There is a broad bipartisan consensus that the long-term fiscal policies of the United States are unsustainable. The CBO projects that the January 2013 fiscal cliff tax deal will triple our deficits over the next 10 years, relative to what deficits would have been had all the 2001-03 tax cuts expired.

To a surprising extent, our adverse budget deficit picture over the next decade is the result of forgone tax revenues. As a result of the Great Recession, we lost about $2 trillion in revenue over the last few years, relative to our historic rate of tax collections as a percentage of GDP. Looking ahead, the fiscal cliff tax deal will reduce future tax revenues by $4 trillion, relative to what CBO had projected under its 2012 baseline. Together, these past and future forgone revenues amount to a roughly $7 trillion contribution to our deficits from 2008 – 2023 (including interest costs on increased borrowings). To a large extent, both sequestration and the budget caps of the 2011 Budget Control Act are efforts to recoup on the spending side monies that were forgone from the revenue side.

There is no short-term crisis in financing the national debt; Treasury borrowing rates are at near-record lows. Nor is there a general crisis in the availability or cost of capital for the private sector. The short-term crisis is about jobs; the CBO projects that 2014 will be the first time since the Great Depression that unemployment remains over 7.5 percent for six consecutive years. But deficit reduction through eliminating wasteful tax expenditures can offer little short-term help here.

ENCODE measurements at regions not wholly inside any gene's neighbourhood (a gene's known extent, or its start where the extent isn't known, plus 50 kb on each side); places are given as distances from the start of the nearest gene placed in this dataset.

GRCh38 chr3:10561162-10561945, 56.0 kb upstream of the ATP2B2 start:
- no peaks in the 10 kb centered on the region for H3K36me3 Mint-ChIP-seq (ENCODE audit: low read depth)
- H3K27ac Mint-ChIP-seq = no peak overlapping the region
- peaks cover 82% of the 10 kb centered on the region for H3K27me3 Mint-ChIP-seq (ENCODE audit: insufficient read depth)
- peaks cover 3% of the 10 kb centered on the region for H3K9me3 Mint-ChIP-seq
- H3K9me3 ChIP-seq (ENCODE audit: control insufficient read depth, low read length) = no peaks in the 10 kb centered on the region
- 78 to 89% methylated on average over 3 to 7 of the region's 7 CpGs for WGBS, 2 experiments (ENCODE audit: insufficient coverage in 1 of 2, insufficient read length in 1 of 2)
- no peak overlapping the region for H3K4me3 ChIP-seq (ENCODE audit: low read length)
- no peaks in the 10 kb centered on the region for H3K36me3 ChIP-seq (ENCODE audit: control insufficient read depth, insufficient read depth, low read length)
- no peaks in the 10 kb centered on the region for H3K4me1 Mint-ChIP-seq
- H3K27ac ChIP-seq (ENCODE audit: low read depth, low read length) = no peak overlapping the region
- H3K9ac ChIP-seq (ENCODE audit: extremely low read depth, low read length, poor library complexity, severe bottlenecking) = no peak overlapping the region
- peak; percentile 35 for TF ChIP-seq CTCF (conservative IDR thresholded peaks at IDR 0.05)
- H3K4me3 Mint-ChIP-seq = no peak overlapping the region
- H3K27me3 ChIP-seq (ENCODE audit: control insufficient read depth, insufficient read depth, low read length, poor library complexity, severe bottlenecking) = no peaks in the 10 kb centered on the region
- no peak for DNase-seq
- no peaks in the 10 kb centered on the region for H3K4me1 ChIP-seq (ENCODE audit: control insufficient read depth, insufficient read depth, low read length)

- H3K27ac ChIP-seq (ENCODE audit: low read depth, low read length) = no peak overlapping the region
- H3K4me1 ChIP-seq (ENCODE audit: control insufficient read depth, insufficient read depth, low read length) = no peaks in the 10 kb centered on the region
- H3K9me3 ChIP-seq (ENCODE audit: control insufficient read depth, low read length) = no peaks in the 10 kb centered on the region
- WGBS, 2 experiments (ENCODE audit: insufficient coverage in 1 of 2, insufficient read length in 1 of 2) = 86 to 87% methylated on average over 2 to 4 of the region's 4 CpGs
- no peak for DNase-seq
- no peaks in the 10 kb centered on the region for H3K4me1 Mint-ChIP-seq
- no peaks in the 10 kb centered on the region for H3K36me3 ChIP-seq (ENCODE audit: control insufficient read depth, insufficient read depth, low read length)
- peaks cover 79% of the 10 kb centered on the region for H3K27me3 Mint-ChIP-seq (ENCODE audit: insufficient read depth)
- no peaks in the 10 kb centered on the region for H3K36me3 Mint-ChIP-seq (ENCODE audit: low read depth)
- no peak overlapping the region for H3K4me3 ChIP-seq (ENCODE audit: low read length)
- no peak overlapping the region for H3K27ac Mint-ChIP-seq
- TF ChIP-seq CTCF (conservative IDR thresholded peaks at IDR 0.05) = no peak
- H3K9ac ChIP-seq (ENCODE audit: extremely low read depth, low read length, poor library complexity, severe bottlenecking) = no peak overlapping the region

The long-term problem is entitlements spending, particularly spending on healthcare. For that matter, healthcare is our biggest immediate spending problem as well. The United States today spends much more on healthcare (public and private) per capita than does any other developed economy in the world. If the United States were to expend per capita what Norway (the second place country) does on healthcare, our aggregate healthcare spending (public and private) would immediately decline by some $880 billion/year.

While long-term entitlement spending reform is critical, we must “boil the frog slowly,” to borrow a phrase from Senate Finance Committee Chairman Baucus. Both our citizens’ expectations and our healthcare delivery institutions are built around current policies. Change must follow a predictable path that starts in the near future, phases in slowly, and comes to rest with new institutions that will serve the needs of Americans for decades to come. The requirement that we boil the frog slowly in turn has important implications for tax revenues over the medium term.

Defense discretionary spending is the other great outlier in U.S. government spending policies. By one estimate, the United States spends as much on its military as do the next 14 countries combined – 41 percent of the entire world’s military expenditures.

Current levels of nondefense discretionary spending are modest by world norms. This “spending” includes some items, like infrastructure, that are bona fide investments with long-term economic benefits. And both defense and nondefense discretionary spending already are on downward paths to reach their lowest levels in 50 years. This unrealistically aggressive assumption is baked into the CBO’s 2013 deficit projections.